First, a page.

Wintour’s omissions were reflected across the liberal media in those first few weeks. On one level, this is hardly surprising, as it is part of the illusion that social media campaigning happens as if by ‘magic’. However, campaign agent John McDonnell stated on several occasions that without social media, Jeremy would never have got the 35 nominations needed to get on the ballot, or win the leadership election that followed. It was the driver for much of the positive aspects of the campaign: getting across Jeremy’s central messages of respect and encouraging debate rather than a beauty contest; the popularisation of the policy interventions; pushing fundraising targets and encouraging engagement as volunteers, supporters and attendance at the huge events all over the country. Most importantly, through social media, the campaign was able blunt some of the media attacks by relentlessly pushing a positive message and creating alternative sources of ‘news’ for Corbyn’s supporters (in a YouGov survey towards the end of the campaign, 57% of Corbyn supporters stated that they saw social media as their main source for news for the campaign, as opposed to 38-41% for other candidates and 32% for the wider population).

The significance of the Jeremy Corbyn for Labour Leader campaign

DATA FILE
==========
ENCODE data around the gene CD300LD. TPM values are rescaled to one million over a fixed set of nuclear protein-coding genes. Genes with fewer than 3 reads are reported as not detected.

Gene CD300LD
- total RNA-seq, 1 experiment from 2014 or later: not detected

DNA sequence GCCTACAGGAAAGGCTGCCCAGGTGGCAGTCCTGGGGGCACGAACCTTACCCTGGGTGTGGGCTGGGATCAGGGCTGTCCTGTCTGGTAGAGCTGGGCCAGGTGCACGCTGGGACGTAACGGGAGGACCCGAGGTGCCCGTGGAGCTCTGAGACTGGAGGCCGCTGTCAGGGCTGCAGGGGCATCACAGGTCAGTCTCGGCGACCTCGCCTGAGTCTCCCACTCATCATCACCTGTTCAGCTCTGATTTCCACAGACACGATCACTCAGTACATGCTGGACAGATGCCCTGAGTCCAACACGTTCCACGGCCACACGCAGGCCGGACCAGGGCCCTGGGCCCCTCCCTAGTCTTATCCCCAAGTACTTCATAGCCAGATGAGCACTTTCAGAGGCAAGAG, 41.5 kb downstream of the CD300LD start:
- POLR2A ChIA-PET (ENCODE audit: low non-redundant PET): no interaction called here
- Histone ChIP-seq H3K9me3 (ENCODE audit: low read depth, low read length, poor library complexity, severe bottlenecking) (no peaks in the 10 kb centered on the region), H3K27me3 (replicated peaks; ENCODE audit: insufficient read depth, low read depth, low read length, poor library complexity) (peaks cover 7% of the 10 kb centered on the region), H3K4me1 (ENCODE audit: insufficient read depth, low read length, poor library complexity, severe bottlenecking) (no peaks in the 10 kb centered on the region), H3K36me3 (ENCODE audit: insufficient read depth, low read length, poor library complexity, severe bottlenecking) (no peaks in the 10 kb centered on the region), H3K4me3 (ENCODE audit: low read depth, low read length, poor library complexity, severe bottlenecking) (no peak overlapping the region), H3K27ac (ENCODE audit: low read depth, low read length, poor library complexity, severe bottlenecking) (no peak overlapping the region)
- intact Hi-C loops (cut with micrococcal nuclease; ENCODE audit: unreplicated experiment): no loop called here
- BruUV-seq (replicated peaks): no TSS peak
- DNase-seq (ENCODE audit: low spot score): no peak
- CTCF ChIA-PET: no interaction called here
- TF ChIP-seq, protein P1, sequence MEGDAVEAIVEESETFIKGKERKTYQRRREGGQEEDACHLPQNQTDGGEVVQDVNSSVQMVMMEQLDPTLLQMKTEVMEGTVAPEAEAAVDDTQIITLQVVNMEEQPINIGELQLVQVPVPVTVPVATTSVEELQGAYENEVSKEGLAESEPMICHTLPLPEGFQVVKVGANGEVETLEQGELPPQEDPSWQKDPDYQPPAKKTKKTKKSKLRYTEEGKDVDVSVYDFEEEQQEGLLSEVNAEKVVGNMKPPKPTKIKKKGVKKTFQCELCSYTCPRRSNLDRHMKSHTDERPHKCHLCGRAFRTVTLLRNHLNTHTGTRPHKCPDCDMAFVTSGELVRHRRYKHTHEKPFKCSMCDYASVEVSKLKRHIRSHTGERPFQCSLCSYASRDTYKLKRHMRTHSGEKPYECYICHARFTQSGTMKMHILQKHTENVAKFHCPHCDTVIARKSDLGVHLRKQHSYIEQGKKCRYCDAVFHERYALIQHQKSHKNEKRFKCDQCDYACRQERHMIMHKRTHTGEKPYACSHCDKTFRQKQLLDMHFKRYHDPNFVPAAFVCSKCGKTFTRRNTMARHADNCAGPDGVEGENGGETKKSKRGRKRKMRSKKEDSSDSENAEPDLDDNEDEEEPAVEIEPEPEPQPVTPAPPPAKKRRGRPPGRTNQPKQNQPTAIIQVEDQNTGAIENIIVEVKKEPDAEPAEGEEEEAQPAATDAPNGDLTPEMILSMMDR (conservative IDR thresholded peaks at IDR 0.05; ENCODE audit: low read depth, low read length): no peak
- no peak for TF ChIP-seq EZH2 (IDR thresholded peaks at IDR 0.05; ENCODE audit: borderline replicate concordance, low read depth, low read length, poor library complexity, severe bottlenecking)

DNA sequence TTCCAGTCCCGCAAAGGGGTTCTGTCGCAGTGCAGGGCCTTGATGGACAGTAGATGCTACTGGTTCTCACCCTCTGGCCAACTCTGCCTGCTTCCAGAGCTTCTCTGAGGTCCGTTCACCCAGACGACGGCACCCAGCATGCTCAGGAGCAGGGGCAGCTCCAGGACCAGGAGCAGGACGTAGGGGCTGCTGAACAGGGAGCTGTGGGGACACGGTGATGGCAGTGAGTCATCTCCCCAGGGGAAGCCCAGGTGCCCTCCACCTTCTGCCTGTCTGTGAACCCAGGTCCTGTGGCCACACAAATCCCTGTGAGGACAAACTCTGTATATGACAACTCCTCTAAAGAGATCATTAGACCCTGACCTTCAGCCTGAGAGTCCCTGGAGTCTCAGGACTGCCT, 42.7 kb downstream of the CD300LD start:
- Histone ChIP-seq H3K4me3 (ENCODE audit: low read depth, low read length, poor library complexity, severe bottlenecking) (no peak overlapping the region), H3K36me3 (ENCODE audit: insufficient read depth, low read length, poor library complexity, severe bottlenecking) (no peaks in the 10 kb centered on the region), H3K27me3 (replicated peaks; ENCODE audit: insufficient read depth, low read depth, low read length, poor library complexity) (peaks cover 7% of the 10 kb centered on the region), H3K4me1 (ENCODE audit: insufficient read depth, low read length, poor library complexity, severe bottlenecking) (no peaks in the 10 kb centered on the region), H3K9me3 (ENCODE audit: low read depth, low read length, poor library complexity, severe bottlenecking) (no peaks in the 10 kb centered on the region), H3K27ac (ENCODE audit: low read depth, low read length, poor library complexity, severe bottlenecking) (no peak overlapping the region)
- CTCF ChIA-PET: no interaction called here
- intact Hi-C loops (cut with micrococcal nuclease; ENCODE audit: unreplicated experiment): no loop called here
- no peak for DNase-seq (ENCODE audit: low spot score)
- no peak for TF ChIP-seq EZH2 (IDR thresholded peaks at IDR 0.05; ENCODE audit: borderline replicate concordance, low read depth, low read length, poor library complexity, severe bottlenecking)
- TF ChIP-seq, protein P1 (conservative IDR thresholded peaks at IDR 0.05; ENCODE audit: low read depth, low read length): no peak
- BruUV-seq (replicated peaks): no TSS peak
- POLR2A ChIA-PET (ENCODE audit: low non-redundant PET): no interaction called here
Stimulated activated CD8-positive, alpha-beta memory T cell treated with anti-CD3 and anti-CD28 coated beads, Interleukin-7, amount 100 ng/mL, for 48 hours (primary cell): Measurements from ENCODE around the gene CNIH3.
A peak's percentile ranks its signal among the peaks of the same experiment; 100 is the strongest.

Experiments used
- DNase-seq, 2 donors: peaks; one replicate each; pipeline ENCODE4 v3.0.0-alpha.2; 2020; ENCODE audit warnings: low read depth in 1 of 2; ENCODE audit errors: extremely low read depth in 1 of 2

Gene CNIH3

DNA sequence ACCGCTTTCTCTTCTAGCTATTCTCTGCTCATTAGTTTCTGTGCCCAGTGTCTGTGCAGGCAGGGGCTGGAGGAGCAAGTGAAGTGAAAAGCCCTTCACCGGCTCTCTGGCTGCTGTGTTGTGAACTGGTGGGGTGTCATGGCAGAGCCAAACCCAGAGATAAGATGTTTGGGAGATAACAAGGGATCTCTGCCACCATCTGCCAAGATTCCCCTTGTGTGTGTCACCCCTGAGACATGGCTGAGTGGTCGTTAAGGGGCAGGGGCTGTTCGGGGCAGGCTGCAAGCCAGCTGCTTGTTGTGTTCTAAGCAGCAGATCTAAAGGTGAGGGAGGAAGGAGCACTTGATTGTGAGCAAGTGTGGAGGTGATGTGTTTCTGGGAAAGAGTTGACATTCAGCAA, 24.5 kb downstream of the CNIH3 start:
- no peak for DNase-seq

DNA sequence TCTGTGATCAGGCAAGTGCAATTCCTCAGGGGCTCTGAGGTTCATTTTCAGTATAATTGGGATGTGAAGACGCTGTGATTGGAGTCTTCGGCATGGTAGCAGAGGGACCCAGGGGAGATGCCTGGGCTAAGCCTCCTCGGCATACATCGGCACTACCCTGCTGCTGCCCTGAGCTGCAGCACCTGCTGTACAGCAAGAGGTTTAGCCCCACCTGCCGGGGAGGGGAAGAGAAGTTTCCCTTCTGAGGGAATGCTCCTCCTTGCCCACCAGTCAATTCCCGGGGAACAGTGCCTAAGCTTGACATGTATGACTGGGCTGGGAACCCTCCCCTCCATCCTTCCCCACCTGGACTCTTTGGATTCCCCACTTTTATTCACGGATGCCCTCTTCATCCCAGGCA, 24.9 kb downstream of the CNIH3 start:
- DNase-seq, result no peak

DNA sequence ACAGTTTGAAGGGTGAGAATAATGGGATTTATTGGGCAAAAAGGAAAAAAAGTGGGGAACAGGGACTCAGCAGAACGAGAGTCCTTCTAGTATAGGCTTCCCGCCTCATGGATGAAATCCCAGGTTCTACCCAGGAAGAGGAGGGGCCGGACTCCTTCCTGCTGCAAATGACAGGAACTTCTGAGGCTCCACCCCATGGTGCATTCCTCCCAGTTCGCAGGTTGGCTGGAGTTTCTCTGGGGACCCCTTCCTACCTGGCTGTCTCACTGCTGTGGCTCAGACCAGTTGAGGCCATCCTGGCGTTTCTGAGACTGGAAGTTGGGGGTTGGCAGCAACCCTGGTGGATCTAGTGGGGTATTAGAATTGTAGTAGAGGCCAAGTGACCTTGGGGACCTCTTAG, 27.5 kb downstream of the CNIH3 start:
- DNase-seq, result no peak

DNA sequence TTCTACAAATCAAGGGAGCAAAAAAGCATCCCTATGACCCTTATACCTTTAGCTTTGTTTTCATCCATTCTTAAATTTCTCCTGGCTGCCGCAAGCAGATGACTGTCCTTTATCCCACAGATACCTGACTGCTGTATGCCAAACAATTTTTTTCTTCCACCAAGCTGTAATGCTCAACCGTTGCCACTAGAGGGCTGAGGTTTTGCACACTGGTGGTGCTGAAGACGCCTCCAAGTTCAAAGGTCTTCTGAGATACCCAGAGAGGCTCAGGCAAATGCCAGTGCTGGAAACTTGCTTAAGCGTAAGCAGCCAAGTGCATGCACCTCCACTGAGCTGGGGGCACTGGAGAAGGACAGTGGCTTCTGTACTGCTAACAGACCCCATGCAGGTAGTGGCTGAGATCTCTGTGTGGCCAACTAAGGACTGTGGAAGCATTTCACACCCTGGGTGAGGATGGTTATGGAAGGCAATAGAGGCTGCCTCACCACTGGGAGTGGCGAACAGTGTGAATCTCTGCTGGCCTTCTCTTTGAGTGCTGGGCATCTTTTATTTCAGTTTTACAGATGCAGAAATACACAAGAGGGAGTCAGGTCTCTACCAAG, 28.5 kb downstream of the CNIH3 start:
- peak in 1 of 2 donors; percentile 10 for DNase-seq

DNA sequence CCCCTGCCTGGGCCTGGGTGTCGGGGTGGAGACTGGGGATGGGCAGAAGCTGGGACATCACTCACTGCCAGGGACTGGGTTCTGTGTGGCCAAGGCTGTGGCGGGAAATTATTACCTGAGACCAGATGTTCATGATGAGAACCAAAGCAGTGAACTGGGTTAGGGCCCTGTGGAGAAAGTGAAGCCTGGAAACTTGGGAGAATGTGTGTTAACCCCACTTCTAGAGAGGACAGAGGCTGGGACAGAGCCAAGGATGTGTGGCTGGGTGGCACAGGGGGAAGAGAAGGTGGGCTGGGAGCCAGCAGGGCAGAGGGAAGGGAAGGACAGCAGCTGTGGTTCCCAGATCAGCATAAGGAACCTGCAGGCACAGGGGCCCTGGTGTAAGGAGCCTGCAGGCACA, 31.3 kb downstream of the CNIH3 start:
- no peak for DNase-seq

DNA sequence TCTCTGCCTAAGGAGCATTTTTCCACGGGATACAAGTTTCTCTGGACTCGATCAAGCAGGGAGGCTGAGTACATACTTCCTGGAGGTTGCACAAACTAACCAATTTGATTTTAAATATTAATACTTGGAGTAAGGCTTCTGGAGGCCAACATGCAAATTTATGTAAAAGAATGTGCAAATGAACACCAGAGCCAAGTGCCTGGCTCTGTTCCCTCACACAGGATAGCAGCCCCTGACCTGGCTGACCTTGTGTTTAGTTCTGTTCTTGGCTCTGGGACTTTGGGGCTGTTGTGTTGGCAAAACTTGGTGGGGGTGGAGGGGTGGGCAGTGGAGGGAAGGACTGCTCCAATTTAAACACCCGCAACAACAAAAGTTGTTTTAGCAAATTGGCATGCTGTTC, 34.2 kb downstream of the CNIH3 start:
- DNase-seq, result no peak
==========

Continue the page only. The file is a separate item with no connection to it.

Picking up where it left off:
Of course, the left had been here before, with very different results. In 2007 and 2010, John McDonnell had failed to get on the ballot and Diane Abbott’s subsequent challenge in 2010 ended in last place and 7.4% of the vote. Many expected the same again 2015. So, if we are going to properly analyse the so-called ‘earthquake’, it makes sense to take as a starting point the things that were different about this campaign, rather than those familiar routes taken by previous left campaigns for the Labour leadership. That means looking seriously at the significance of the Jeremy Corbyn social media project. It’s widely accepted that social media has transformed the way we campaign. In the States, Obama’s successful 2008 Presidential bid changed the whole way that social media was seen – as a tool for community organising with real effects (registration of voters, attendance at rallies and getting the vote out). In Britain, UK Uncut and Occupy, in particular, used social media to give life to their activity (whether that was publicising the direct action taken by demonstrators or ‘live streaming’ the occupation of St Paul’s). However, Jeremy Corbyn’s campaign for the Labour Party leadership was the first time we have seen the concrete evidence in terms of an internal party election in this country. The key to this shift isn’t the use of social media per se, but the way it has been utilised. There is a great deal of difference between the ordinary, daily use of social media to communicate and the strategic use of social media to campaign. There is even more of a difference between using social media as a traditional “top down” campaigning tool (publicising events, sharing content or relaying information) and using it as an interactive, democratic tool which gives people a genuine stake in political projects and in the construction of counter narratives to the traditional media.